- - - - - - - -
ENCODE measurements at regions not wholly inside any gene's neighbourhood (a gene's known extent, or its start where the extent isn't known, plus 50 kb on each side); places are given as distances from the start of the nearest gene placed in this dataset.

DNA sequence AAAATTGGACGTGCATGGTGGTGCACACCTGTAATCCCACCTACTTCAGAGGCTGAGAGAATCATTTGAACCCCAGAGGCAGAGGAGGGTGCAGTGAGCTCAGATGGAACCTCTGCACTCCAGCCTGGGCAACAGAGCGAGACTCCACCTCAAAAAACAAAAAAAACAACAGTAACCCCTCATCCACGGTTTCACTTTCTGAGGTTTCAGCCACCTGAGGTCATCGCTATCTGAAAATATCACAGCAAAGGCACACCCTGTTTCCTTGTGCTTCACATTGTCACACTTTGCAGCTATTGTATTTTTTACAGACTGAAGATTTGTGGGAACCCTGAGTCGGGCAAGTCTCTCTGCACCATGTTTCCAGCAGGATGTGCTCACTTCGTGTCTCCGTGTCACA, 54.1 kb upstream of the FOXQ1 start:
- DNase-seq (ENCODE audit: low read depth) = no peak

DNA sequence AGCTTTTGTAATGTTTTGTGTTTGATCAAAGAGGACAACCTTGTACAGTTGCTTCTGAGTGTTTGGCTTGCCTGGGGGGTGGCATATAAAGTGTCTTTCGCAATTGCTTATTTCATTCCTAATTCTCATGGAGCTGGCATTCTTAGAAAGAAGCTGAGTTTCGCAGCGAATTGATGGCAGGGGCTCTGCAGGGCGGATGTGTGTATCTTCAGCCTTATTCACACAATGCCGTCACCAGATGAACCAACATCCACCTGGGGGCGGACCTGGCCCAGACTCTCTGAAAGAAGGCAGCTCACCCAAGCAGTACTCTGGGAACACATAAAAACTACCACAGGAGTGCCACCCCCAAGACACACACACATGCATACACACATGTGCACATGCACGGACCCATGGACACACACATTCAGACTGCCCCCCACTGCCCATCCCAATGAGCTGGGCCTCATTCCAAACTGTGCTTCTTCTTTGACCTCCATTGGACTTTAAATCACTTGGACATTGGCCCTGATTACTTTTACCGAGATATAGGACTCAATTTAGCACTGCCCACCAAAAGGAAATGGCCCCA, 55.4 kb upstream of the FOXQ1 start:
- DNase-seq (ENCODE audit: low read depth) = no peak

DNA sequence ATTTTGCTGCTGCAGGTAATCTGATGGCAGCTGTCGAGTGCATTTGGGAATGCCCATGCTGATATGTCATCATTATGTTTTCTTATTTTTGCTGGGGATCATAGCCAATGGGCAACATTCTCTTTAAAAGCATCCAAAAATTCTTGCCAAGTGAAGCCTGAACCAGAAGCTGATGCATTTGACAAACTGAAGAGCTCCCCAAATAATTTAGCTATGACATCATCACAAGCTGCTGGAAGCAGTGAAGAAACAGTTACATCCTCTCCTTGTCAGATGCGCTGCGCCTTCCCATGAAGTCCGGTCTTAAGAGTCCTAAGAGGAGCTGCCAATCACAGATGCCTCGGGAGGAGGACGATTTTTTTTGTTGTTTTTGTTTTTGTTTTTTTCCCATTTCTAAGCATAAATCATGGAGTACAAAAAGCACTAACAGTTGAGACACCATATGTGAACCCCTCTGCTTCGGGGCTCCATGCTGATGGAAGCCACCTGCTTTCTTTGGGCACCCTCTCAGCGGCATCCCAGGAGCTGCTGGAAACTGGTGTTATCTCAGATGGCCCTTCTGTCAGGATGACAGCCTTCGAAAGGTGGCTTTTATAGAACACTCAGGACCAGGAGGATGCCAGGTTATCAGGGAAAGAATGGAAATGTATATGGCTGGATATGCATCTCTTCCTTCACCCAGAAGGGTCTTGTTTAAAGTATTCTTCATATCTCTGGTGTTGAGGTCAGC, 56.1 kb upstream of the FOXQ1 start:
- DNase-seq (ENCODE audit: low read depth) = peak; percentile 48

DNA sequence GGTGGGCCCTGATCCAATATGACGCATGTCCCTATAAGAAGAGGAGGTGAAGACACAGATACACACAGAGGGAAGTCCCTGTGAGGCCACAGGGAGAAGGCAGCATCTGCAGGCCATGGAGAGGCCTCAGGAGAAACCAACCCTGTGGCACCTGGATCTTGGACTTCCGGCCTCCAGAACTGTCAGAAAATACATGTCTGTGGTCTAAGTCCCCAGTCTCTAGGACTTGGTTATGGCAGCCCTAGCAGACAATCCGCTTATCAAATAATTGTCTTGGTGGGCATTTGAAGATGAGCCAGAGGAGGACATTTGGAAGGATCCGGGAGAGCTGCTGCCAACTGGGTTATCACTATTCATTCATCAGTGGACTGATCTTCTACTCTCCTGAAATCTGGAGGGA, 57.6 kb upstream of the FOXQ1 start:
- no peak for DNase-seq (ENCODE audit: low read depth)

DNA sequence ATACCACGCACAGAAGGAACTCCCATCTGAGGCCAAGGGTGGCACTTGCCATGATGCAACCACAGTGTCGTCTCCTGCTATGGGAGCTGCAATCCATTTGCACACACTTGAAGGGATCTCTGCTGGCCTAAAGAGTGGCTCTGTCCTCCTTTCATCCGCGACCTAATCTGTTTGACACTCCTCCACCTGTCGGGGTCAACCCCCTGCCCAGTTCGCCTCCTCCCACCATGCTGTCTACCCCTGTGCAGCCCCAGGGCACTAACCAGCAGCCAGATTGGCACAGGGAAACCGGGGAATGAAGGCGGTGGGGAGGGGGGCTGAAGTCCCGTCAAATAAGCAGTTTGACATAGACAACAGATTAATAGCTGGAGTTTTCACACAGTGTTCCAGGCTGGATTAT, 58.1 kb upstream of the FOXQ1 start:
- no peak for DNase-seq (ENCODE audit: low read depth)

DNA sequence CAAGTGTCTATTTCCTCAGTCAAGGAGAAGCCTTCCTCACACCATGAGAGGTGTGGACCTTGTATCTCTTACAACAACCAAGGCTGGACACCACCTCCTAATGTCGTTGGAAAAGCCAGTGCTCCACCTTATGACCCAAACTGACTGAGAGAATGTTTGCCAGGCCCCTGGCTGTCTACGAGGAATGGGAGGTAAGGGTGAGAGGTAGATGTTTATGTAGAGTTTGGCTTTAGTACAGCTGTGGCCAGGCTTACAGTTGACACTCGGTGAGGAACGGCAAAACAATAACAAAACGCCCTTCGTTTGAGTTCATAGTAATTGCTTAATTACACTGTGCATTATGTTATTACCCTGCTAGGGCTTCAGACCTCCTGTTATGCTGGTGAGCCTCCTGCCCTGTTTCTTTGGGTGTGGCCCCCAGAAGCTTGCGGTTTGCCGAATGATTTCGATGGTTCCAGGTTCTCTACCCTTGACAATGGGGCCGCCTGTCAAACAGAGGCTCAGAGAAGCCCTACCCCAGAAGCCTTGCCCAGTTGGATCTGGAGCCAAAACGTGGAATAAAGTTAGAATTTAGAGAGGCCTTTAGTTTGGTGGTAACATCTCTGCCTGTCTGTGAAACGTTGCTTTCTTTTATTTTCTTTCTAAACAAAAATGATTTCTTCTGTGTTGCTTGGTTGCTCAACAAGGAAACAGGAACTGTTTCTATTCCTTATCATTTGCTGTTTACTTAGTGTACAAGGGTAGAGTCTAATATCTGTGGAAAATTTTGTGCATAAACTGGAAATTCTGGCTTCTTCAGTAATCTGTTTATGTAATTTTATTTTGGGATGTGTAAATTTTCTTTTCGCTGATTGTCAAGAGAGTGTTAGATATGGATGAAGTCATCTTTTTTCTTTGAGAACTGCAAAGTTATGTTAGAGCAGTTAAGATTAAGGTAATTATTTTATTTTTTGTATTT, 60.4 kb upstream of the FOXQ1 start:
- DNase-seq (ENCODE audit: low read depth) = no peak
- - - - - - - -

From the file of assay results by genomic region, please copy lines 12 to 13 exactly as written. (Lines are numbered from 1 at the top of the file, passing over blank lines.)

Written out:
DNA sequence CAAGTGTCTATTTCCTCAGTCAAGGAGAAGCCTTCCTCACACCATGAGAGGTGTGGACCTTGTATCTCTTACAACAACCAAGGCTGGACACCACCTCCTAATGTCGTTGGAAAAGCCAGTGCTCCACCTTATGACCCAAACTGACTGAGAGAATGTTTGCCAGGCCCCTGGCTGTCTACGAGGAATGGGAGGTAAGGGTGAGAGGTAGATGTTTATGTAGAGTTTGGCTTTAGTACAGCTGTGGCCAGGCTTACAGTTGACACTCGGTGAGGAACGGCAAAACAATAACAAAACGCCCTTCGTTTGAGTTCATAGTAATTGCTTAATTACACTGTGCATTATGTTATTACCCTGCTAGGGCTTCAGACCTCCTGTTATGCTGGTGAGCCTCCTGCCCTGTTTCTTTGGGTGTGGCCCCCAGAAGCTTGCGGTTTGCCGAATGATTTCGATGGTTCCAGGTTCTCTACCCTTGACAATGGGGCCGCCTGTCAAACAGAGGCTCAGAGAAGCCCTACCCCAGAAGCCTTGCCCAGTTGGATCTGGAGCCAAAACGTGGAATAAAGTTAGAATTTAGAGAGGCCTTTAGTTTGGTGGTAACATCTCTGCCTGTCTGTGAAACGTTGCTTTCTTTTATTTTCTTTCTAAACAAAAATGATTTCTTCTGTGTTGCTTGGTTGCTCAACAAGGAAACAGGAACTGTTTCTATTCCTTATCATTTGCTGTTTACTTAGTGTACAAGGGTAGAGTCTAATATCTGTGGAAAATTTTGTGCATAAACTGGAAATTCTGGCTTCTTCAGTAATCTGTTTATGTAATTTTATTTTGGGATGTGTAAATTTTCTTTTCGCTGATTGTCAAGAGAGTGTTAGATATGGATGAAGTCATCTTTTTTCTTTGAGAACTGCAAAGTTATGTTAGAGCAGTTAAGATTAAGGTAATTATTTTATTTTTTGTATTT, 60.4 kb upstream of the FOXQ1 start:
- DNase-seq (ENCODE audit: low read depth) = no peak